Doctors can measure the number or proportion of certain types of cells in an AIDS patient’s blood to see whether and how rapidly the disease is progressing, or whether certain treatments are helping the patient. These cell count tests include:
Complete blood count (CBC):
A CBC is a routine analysis performed on a sample of blood taken from the patients. The measurements taken in a CBC include a white blood cell count (WBC), a red blood cell count (RBC), the red cell distribution width, the hematocrit and the amount of haemoglobin.
Specific AIDS- related signs in a CBC include a low hematocrit, a sharp decrease in the number of blood platelets, and a low level of neutrophils.
Absolute CD4+ lymphocytes:
Since HIV targets CD4 + lymphocytes, their number in the patient’s blood can be used to track the course of the infection. This blood cell count is considered the most accurate indicator for the presence of an opportunistic infection in an AIDS patient.
An absolute count below 200-300 CD4 + lymphocytes in 1 cubic millimeter (mm3) of blood indicates that the patient is vulnerable to some opportunistic infections.
CD4+ lymphocyte percentage:
Some doctors think that this is a more accurate test than the absolute count because the percentage does not depend on a manual calculation of the number of types of different white blood cells.
HIV Viral load Tests:
Another type of blood test for monitoring AIDS patients is the viral load test. It supplements the CD4 + count, which can tell the doctor the extent of the patient’s loss of immune function, but not the speed of HIV replication in the body. The viral load test is based on PCR techniques and can measure the number of copies of HIV nucleic acids.
Oral HIV Tests:
Scientists have developed oral HIV tests that can be conducted with saliva samples. It is considered as an excellent alternative to blood sample testing.
Rapid HIV Tests:
A finger-stick test that can be read quickly from a whole blood sample had shown promising results in the fall of 2003.
Another test, called the VScan test kit, requires no refrigeration or electricity and can safely be stored at room temperature. Even if the positive results must be confirmed by ELISA or Western blotting, an accurate initial rapid test can help screen populations for HIV antibodies.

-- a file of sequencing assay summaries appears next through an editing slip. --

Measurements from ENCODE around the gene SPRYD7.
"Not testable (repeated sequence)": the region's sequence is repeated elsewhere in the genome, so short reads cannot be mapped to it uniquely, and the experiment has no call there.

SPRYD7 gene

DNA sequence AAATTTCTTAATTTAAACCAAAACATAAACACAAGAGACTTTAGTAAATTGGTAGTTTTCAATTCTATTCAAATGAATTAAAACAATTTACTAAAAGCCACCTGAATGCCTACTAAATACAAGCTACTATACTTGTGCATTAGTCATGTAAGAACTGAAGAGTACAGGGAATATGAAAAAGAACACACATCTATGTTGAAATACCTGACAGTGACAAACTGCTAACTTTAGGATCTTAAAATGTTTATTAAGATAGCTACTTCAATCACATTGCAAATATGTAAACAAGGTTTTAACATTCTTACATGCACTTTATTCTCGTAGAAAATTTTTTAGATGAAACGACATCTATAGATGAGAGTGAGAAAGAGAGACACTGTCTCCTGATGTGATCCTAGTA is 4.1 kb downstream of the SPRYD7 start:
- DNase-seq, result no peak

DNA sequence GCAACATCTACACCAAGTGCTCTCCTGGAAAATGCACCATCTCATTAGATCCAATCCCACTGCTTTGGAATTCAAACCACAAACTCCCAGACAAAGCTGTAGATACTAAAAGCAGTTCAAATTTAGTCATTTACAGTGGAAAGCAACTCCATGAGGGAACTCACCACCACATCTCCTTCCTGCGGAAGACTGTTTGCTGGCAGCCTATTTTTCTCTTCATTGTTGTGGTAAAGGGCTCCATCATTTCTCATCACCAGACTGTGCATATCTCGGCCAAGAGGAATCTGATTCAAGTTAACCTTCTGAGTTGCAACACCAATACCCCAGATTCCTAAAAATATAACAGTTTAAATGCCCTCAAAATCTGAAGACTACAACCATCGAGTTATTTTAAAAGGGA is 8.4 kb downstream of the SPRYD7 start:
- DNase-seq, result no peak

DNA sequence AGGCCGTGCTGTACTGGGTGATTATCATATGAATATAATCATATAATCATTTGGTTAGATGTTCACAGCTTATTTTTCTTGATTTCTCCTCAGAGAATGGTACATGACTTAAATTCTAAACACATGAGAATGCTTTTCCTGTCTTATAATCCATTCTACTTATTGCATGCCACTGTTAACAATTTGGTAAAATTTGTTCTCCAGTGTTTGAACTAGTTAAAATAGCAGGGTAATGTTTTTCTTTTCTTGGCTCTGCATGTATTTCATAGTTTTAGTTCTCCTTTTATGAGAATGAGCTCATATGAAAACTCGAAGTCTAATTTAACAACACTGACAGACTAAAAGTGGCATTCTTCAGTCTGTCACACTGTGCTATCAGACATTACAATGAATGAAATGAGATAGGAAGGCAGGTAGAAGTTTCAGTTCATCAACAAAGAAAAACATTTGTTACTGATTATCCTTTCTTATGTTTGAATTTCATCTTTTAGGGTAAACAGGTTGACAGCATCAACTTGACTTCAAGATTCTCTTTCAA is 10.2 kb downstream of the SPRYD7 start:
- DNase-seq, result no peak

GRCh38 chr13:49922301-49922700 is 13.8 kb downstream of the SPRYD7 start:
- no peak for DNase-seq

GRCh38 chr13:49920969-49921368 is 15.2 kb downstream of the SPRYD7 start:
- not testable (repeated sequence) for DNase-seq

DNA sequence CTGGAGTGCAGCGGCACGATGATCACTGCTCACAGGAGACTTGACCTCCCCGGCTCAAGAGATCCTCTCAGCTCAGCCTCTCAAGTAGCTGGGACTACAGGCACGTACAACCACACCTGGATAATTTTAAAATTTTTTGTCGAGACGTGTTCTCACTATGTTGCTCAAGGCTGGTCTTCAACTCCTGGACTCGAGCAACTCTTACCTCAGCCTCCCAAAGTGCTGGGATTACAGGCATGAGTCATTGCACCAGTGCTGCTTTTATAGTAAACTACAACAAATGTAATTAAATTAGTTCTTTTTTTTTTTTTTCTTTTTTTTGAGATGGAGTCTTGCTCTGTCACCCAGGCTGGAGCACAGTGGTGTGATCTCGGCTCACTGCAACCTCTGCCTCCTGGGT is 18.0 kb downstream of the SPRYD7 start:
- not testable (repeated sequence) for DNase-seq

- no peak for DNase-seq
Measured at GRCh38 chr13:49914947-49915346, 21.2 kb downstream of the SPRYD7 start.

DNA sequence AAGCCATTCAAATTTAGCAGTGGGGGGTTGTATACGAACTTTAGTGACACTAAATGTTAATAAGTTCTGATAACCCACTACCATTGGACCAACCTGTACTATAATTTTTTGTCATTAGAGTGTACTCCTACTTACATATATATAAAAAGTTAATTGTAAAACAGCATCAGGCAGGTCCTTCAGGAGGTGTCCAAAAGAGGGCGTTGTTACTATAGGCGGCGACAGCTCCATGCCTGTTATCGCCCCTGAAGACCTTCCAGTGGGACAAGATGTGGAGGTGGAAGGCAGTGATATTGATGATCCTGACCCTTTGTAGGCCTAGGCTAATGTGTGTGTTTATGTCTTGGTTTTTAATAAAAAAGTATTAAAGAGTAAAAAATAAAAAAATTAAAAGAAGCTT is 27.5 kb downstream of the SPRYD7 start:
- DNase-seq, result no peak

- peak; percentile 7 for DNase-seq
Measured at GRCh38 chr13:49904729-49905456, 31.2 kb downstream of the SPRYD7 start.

Beta 2-Microglobulin (BETA2M):
Beta-microglobulin is a protein found on the surface of all human cells with a nucleus. It is released into the blood when a cell dies. Although rising blood levels of P2M are found in patients with cancer and other serious diseases, a rising p2M blood level can be used to measure the progression of AIDS.
Genotypic drug resistance Test:
Genotypic testing can help determine whether specific gene mutations, common in people with HIV, are causing drug resistance and drug failure.
The test looks for specific genetic mutations within the virus that are known to cause resistance to certain drugs used in HIV treatment.
For example the drug 3TC, also known as lamivudine (Epivir), is not effective against strains of HIV that have a mutation at a particular position on the reverse transcriptase protein – amino acid 184 – known as M184V (M-V, methionine to valine).
So if the genotypic resistance test shows a mutation at position M184V, it is likely the person is resistant to 3TC and not likely to respond to 3TC treatment. Genotypic tests are only effective if the person is already taking antiviral medication and if the viral load is greater than 1,000 copies per milliliter (ml) of blood.
Phenotypic drug resistance Testing:
Phenotypic testing directly measures the sensitivity of a patient’s HIV to particular drugs and drug combinations.
Phenotypic testing is a more direct measurement of resistance than genotypic testing. Unlike genotypic testing, phenotypic testing does not require a high viral load but it is recommended that persons already be taking antiretroviral drugs.